|Update: Since the publication of this article the Supreme Court released it's decision upholding the indvidual mandate as a tax. You can read about the UCC denominational response here: UCC leaders laud Supreme Court for upholding Obama health-care law|
I recently read a story in Kaiser Health news that told of a young mother of two who has major health troubles but no insurance. Apparently she was asked about the new national health care law (now known as the Affordable Care Act) to which she replied, “What new law?” “I’ve not heard anything about that.”
Although she will be affected by the Supreme Court’s imminent decision on the new national health care law, the woman was not aware of it. Actually, her not knowing about the law is not as strange or odd at it seems. According to a Pew research study, there are many Americans who do not know what the benefits of the law are, or what’s contained in the law, or know that there is even a health care law. Therein may lie some of the negative debate regarding the law – we simply do not know enough about it or we have not availed ourselves of the information to learn more about the law. For more information about the Law visit www.healthcare.gov
Over 80 million people in America have already benefitted from the health care law. The most popular benefits of the law to date include: health plans cannot limit or deny coverage for a child younger than age 19 simply because the child has a “pre-existing condition”; preventive services are now covered without your having to pay a copayment or meet your deductible; insurance companies can no longer deny you coverage because you have a pre-existing condition; young adults can remain on their parent’s health care plans until age 26; insurers may not cancel coverage when you get sick; improved prescription drug coverage and preventive benefits for seniors and people with disabilities who rely on Medicare. Striking down the law may take away some of these benefits and protections.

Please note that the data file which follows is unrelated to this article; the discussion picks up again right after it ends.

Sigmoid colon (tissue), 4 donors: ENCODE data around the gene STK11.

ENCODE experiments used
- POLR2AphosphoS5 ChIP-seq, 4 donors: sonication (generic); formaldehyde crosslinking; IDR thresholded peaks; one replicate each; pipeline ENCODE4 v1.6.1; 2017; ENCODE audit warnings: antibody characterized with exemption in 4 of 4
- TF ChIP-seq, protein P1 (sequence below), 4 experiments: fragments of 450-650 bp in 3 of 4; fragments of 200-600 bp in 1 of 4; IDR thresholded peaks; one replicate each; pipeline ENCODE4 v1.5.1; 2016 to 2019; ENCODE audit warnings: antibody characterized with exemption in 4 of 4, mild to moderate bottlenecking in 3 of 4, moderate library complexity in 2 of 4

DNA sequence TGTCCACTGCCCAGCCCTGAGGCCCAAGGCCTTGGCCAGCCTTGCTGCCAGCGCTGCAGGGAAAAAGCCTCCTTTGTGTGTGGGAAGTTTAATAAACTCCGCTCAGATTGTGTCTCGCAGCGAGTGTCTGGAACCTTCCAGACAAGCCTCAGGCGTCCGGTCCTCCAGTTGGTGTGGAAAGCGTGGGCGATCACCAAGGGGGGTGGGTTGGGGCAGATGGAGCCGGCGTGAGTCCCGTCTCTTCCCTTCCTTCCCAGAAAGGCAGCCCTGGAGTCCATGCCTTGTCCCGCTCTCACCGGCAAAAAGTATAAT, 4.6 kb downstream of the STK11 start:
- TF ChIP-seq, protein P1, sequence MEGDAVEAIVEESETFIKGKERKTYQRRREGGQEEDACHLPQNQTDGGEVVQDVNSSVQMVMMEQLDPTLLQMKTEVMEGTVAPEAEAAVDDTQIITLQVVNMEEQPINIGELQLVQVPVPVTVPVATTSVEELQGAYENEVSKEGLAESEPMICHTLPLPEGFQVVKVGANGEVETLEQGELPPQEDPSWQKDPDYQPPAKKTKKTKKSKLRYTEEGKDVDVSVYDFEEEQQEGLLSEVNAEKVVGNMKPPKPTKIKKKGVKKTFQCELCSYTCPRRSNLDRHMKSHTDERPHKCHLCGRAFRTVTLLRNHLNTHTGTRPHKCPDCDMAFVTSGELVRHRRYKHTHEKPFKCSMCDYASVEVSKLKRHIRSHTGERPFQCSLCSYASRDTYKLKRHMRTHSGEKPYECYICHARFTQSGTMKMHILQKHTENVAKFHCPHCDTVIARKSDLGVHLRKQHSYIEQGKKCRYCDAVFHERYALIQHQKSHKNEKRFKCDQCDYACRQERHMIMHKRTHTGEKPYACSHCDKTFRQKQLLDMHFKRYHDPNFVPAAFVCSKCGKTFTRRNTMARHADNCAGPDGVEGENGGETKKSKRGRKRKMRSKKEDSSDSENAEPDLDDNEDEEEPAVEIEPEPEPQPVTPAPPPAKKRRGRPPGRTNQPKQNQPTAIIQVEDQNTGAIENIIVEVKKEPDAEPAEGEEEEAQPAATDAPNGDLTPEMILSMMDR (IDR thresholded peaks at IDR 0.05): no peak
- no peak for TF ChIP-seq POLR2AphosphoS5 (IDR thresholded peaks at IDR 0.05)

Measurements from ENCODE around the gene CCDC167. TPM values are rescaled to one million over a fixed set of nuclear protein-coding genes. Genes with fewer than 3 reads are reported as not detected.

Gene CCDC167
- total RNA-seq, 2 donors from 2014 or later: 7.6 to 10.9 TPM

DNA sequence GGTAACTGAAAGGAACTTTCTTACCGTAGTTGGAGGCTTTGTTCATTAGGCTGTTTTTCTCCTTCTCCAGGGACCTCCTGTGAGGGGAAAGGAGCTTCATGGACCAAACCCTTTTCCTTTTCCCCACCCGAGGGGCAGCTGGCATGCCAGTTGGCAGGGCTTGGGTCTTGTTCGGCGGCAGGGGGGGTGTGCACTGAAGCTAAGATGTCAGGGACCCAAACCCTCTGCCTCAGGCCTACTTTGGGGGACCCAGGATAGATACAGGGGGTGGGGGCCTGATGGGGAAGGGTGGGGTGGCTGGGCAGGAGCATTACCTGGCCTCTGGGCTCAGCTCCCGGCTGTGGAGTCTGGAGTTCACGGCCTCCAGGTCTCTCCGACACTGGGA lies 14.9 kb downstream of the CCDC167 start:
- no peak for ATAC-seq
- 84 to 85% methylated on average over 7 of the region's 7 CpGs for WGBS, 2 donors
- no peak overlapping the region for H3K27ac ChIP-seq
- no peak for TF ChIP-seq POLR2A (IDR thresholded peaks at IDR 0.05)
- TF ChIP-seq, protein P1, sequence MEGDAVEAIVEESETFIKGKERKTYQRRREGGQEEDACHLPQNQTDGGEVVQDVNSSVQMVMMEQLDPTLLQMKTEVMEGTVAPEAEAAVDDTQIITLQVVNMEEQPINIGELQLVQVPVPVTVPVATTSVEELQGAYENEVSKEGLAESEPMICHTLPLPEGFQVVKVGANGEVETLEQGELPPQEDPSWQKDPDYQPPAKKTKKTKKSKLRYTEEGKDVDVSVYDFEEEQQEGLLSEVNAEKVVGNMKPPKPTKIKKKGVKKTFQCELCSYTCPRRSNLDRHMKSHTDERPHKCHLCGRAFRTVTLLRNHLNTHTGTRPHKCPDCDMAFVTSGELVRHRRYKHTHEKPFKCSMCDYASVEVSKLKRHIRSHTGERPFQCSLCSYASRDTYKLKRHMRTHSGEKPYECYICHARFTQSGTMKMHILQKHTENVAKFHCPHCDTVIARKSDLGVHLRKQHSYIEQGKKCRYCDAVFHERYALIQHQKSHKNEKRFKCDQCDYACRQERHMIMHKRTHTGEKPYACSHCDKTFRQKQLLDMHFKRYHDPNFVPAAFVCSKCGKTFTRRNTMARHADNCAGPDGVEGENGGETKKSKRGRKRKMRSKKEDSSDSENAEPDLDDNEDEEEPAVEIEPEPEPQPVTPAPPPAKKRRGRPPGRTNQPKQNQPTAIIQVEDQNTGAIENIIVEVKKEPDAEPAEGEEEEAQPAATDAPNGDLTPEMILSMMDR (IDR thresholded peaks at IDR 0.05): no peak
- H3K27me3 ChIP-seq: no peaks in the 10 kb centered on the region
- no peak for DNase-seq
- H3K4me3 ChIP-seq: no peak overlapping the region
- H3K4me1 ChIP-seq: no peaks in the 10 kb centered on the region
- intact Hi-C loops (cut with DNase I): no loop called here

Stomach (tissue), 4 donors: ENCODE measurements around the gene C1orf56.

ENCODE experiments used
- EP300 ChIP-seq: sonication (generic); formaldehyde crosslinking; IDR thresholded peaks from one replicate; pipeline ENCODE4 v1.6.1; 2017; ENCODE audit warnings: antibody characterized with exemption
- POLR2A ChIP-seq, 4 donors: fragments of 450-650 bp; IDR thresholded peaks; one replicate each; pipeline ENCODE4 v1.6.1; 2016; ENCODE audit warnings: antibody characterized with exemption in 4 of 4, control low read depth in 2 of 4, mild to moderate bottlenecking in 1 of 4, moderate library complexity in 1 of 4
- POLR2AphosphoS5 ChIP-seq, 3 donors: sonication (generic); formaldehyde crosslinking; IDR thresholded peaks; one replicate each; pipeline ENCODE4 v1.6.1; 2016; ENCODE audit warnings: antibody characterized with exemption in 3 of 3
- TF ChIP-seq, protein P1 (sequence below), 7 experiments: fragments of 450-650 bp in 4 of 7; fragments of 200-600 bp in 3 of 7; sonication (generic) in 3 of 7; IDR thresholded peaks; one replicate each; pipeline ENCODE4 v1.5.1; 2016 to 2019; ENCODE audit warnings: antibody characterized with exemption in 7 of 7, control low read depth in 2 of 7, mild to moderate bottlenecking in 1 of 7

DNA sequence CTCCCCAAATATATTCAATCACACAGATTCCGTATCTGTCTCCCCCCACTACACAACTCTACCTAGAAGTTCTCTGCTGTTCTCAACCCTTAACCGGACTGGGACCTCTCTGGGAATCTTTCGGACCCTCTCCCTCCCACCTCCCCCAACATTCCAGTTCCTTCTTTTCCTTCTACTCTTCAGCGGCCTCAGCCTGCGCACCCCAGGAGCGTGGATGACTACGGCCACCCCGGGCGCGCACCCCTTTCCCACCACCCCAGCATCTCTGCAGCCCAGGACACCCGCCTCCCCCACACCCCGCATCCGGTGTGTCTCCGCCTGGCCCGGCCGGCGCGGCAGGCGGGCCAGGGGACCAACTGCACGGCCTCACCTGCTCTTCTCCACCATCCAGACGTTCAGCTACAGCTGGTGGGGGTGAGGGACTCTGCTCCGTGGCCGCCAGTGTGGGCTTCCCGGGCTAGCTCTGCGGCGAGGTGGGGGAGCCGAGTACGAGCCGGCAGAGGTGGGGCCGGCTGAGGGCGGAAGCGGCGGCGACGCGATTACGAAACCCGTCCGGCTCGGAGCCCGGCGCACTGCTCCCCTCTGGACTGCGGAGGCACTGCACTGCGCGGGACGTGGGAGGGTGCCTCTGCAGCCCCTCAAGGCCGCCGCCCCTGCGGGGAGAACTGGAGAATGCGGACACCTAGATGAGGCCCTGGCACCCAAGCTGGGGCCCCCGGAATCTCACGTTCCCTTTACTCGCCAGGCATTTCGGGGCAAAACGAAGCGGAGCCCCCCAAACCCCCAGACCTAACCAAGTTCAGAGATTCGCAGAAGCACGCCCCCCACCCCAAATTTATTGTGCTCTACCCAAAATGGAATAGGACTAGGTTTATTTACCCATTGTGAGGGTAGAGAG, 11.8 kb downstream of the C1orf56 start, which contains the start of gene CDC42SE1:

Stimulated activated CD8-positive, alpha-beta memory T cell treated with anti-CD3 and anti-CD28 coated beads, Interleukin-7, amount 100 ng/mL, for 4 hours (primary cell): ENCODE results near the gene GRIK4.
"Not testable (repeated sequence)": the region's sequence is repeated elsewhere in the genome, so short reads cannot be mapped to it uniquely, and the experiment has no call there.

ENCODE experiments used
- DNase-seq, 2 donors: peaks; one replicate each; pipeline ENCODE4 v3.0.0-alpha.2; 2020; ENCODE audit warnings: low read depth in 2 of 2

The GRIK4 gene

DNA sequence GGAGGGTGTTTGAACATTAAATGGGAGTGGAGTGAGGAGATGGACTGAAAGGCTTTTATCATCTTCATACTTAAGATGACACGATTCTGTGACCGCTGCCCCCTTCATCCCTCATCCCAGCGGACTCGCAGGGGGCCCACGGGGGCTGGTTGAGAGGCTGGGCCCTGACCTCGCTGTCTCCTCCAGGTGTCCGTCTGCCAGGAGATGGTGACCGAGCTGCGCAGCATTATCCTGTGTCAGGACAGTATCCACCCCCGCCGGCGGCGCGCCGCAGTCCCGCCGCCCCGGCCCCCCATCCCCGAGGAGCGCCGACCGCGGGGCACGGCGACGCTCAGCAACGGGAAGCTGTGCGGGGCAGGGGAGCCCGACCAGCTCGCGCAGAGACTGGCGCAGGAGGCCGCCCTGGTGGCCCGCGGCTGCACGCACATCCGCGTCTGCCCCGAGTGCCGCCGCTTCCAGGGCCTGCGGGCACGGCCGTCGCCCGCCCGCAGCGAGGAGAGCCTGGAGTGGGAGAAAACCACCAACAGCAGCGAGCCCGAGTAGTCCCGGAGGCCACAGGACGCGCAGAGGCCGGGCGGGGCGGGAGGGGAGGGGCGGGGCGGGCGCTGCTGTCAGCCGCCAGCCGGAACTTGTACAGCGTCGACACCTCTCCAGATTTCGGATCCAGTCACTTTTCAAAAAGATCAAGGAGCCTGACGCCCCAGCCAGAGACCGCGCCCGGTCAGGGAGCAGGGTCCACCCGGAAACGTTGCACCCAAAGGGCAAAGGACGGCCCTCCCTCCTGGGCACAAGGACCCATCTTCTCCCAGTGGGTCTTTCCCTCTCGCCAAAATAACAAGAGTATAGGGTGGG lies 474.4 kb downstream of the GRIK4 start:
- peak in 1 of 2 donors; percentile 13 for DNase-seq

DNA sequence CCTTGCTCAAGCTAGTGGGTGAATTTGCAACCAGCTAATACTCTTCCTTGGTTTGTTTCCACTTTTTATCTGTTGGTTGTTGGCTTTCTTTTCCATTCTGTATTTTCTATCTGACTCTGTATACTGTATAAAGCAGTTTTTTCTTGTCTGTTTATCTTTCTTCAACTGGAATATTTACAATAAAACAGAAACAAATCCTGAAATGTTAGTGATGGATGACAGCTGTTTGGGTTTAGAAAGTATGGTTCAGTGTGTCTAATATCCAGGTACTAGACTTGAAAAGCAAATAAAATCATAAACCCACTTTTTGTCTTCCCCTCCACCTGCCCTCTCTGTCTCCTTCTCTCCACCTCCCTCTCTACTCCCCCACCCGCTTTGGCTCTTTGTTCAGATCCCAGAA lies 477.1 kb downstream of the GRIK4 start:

At the heart of the controversy is a ruling in the law that would require most Americans to have health insurance in 2014 or pay a penalty that starts with 1% of their income or pay a specified dollar amount that begins at $95.00. Simply stated, the rule is designed to have everyone get coverage before they get sick so that their costs are not shifted on to everyone else. According to the Robert Wood Johnson Foundation, 6 percent of the total U.S. population (19.2 million residents) could be subject to penalties for not purchasing health insurance in 2014.
Whether or not the law is upheld or struck down we still need quality, affordable and accessible health care for all in this country. We will still have 50 million Americans who are uninsured and we will still have a health care system that costs too much and leaves out too many. Dr. Martin Luther King Jr. once said, “Of all the forms of inequality, injustice in healthcare is the most shocking and inhumane.” Whether or not the law is upheld or struck down, we still have miles to go before we sleep to ensure that the injustices of health care are eliminated.
The United Church of Christ has 5,194 churches throughout the United States. Rooted in the Christian traditions of congregational governance and covenantal relationships, each UCC setting speaks only for itself and not on behalf of every UCC congregation. UCC members and churches are free to differ on important social issues, even as the UCC remains principally committed to unity in the midst of our diversity.